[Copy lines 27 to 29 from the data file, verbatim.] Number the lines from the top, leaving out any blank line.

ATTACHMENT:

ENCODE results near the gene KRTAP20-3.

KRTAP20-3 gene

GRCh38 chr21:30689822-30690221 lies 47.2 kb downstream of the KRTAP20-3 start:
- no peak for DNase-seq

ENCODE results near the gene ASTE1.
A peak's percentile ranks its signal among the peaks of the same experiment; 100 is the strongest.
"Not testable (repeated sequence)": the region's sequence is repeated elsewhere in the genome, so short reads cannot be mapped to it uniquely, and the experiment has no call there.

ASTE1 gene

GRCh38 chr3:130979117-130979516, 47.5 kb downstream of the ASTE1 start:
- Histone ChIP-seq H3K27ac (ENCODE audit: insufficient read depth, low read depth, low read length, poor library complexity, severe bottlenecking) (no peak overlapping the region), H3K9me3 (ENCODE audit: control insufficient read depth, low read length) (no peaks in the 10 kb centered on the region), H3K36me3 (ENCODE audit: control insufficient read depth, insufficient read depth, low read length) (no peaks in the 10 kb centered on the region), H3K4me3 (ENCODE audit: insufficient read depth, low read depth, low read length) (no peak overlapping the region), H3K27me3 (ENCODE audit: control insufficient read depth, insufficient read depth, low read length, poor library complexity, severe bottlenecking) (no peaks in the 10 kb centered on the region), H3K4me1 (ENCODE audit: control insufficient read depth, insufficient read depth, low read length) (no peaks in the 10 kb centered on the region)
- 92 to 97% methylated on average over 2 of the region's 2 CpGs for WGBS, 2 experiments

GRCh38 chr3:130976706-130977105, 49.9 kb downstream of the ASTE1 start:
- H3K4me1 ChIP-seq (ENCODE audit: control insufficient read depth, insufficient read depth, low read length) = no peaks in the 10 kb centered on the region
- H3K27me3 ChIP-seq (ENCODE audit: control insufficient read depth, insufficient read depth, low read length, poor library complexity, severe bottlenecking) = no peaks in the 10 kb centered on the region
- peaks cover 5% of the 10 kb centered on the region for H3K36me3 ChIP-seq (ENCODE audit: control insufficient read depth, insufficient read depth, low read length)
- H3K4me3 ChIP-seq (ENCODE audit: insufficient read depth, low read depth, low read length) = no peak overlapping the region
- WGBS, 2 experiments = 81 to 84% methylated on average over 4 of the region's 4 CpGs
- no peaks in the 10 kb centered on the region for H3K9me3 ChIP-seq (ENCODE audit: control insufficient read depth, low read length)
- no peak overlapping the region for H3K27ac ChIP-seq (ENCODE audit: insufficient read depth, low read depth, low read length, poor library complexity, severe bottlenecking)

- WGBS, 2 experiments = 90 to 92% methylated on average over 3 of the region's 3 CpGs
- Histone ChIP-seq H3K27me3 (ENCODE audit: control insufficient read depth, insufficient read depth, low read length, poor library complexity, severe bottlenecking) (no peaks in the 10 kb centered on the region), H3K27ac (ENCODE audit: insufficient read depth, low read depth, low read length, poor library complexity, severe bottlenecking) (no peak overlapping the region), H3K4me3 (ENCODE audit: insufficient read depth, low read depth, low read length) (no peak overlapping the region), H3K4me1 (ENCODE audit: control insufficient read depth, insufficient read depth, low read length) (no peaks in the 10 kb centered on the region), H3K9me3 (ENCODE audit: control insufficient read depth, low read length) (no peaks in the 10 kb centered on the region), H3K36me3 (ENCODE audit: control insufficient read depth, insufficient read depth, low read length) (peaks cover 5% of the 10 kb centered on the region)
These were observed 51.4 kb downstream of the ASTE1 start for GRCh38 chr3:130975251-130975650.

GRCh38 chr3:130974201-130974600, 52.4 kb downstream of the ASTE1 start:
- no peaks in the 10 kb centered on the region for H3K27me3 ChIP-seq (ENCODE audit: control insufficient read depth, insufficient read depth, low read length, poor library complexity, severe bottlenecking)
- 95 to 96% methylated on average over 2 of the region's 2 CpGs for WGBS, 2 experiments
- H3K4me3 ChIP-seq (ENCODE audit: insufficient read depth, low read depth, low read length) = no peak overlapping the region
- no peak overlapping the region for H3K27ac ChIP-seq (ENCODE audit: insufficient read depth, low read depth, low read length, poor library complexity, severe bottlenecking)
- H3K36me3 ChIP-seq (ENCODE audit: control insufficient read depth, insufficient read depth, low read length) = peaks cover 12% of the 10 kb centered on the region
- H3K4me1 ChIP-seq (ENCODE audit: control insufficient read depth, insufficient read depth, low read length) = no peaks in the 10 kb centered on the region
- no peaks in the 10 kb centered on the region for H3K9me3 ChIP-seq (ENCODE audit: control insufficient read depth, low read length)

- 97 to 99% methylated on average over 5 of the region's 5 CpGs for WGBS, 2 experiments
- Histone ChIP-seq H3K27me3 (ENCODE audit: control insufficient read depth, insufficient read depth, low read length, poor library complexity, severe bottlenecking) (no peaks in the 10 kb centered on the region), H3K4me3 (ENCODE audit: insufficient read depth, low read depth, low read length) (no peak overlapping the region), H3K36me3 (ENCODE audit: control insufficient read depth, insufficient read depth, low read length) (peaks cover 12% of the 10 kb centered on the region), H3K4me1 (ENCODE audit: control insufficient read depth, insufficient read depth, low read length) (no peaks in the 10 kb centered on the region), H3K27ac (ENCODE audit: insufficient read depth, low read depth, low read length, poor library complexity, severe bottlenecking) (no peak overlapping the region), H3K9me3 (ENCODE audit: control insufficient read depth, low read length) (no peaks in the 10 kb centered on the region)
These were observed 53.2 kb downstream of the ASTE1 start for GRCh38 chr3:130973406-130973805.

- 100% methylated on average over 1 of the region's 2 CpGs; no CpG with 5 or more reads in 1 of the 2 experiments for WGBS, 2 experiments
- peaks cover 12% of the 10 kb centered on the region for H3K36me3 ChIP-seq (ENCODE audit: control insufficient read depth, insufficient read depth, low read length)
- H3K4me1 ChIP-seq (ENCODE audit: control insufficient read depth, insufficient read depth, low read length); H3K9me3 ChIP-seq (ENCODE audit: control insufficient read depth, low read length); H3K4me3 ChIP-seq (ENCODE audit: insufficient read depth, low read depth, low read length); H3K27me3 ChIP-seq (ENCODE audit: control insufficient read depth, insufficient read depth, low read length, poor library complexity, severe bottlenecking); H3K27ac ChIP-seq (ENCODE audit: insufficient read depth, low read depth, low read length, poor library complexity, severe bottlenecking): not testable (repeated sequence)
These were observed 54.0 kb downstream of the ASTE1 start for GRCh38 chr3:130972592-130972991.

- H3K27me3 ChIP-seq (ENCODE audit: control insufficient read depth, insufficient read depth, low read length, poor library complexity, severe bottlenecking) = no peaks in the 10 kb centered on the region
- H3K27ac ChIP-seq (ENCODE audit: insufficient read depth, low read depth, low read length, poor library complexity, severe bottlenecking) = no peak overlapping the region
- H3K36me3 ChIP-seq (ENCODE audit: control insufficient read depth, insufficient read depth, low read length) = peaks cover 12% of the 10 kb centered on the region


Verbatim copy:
- no peak overlapping the region for H3K27ac ChIP-seq (ENCODE audit: insufficient read depth, low read depth, low read length, poor library complexity, severe bottlenecking)
- H3K36me3 ChIP-seq (ENCODE audit: control insufficient read depth, insufficient read depth, low read length) = peaks cover 12% of the 10 kb centered on the region
- H3K4me1 ChIP-seq (ENCODE audit: control insufficient read depth, insufficient read depth, low read length) = no peaks in the 10 kb centered on the region